Jess Przybylski had never really dealt with loss. Then the father of her children was killed in a car crash. In 2011, her friends offered her methamphetamine to distract from the grief.
Soon after, Przybylski lost her job. Her two children were taken from her once, then once more when she was caught faking a drug test. A growing rap sheet eclipsed her college degree as she lost cars, relationships — and nearly her life.
"It was a one-time thing, and that was it," Przybylski, who lives in Chippewa Falls in northwest Wisconsin, says of her meth addiction. "It started out slow, but it was a pretty hard downward spiral for about five years . It gets to be where it just takes over your life and it's not fun anymore. It's all you think about."
Like other amphetamines, meth elevates dopamine levels in the brain, creating a rush. But it is significantly more powerful than stimulants like cocaine, says Timothy Easker, director of Chippewa County Department of Human Services.
Meth can keep individuals awake for days on end, causing psychosis and even organ failure.
While the widely known opioid epidemic killed 3,800 people in Wisconsin between 2014 and 2018, a surge in meth use has quietly surpassed opioids in western and northern parts of the state, according to service providers and public health officials.
The State Crime Laboratory handled 1,452 meth cases in 2018 — an increase of more than 450% since 2008. The number far exceeded the 1,055 heroin cases handled by the lab that year.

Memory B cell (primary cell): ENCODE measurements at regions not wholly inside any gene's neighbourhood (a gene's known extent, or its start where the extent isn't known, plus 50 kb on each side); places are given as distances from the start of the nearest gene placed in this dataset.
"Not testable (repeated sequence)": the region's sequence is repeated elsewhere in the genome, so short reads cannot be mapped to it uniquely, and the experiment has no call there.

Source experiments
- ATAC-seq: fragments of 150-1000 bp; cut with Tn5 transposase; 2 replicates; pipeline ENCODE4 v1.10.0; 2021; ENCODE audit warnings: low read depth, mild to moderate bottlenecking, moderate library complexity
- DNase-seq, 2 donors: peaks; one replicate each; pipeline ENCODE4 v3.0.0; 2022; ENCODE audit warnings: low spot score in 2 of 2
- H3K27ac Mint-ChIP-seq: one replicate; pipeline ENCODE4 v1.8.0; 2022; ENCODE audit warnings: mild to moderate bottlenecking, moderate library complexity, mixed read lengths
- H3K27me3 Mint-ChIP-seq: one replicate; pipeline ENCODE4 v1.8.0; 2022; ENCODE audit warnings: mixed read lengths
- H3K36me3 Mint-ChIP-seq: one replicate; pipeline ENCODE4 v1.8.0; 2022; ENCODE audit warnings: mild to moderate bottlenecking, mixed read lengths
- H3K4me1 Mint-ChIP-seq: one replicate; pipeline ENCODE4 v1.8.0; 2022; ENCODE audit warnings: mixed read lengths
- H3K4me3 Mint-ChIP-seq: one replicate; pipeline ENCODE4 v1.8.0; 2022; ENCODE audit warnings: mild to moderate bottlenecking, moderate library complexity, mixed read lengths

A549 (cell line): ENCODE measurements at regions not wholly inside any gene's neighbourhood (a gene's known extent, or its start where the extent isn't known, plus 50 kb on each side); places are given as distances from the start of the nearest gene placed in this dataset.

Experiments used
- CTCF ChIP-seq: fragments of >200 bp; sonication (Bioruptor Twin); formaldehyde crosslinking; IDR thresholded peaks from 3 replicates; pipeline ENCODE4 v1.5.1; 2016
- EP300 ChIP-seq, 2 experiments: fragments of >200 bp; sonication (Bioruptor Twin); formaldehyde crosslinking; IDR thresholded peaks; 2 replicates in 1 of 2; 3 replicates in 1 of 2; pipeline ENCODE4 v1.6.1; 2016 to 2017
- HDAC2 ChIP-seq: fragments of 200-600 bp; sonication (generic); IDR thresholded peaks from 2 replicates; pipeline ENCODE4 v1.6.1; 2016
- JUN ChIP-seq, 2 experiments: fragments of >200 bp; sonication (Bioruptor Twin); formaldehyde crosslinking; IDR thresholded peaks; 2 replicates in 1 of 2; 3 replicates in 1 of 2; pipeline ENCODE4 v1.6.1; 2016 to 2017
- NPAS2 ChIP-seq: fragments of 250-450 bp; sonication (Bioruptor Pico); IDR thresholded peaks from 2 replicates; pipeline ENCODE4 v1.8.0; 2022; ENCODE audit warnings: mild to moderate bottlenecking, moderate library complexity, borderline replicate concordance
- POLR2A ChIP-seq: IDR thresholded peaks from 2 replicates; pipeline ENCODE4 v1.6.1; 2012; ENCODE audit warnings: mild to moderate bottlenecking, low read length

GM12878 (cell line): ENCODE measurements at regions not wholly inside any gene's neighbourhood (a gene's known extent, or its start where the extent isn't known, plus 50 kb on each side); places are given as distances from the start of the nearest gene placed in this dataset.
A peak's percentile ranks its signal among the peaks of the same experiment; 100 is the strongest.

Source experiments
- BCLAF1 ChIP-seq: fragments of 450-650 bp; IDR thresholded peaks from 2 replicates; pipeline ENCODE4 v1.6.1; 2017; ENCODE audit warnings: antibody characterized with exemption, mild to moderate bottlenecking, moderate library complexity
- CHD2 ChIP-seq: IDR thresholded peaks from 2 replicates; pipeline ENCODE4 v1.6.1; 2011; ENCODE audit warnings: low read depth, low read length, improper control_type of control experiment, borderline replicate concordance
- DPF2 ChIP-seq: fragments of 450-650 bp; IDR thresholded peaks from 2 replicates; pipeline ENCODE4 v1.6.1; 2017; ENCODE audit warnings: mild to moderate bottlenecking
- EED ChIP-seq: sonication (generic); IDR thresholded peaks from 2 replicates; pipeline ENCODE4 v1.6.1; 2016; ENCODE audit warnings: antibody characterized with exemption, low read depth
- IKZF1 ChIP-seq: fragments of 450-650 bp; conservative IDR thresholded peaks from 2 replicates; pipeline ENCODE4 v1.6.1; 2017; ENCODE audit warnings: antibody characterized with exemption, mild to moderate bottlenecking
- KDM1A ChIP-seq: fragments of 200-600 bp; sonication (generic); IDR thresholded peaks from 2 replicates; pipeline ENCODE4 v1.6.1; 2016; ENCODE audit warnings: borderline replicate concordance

On Oct. 4, federal authorities in Madison announced that 16 people from Wisconsin and Minnesota were charged with state and federal counts of allegedly distributing meth in the Wausau area.
Unlike some Midwestern states, where police shut down hundreds of meth labs a year, in Wisconsin, the problem is more hidden. Much of the meth used here originates in Mexico and is transported to the Twin Cities, according to a 2016 analysis of methamphetamine use and trafficking compiled by federal and state law enforcement officials.
The drug can be in the form of powder, crystals or pills and can be smoked, snorted or injected.
Sheila Weix, director of substance abuse services at Marshfield Clinic's Family Health Center, says that when she started treating addiction in central and northern parts of the state in the 1980s, alcohol, "nerve" pills, marijuana, cocaine and heroin were the most common. Then, in the early 1990s, meth appeared. Its prevalence rose, then ebbed when the opioid epidemic hit.
Now she is again seeing increasing numbers of people with meth addictions. Due to grant guidelines, more than $60 million in state and federal dollars that have been released to combat opioid misuse cannot be used to mitigate this new crisis. Health care providers say they should be granted flexibility in how they use these funds.
Wisconsin has received $63 million in federal grants specifically targeted to opioid prevention and medication-assisted treatment, according to the state Department of Health Services.